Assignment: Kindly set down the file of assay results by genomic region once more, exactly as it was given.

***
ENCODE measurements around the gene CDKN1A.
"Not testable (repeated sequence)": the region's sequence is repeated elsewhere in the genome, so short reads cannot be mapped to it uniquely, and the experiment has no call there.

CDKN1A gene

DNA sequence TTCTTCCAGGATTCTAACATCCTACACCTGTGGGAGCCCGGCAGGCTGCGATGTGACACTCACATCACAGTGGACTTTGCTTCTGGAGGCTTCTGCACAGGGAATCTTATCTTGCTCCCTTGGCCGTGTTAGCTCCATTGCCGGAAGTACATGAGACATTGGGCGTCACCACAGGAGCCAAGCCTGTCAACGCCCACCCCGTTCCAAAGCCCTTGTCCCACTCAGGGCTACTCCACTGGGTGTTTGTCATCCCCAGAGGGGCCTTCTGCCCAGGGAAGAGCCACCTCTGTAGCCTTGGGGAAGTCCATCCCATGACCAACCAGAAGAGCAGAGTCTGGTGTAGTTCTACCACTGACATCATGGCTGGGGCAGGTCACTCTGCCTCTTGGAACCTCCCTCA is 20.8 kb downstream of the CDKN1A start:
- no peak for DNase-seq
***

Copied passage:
ENCODE measurements around the gene CDKN1A.
"Not testable (repeated sequence)": the region's sequence is repeated elsewhere in the genome, so short reads cannot be mapped to it uniquely, and the experiment has no call there.

CDKN1A gene

DNA sequence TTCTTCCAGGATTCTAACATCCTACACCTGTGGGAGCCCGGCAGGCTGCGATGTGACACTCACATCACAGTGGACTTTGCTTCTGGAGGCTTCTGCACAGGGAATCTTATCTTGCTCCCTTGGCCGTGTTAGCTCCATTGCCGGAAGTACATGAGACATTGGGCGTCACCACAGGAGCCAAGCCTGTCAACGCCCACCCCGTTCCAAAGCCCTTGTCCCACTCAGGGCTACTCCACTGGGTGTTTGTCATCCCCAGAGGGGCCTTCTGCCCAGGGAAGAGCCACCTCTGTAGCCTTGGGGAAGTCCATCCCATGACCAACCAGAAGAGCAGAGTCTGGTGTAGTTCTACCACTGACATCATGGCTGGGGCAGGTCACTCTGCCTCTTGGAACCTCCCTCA is 20.8 kb downstream of the CDKN1A start:
- no peak for DNase-seq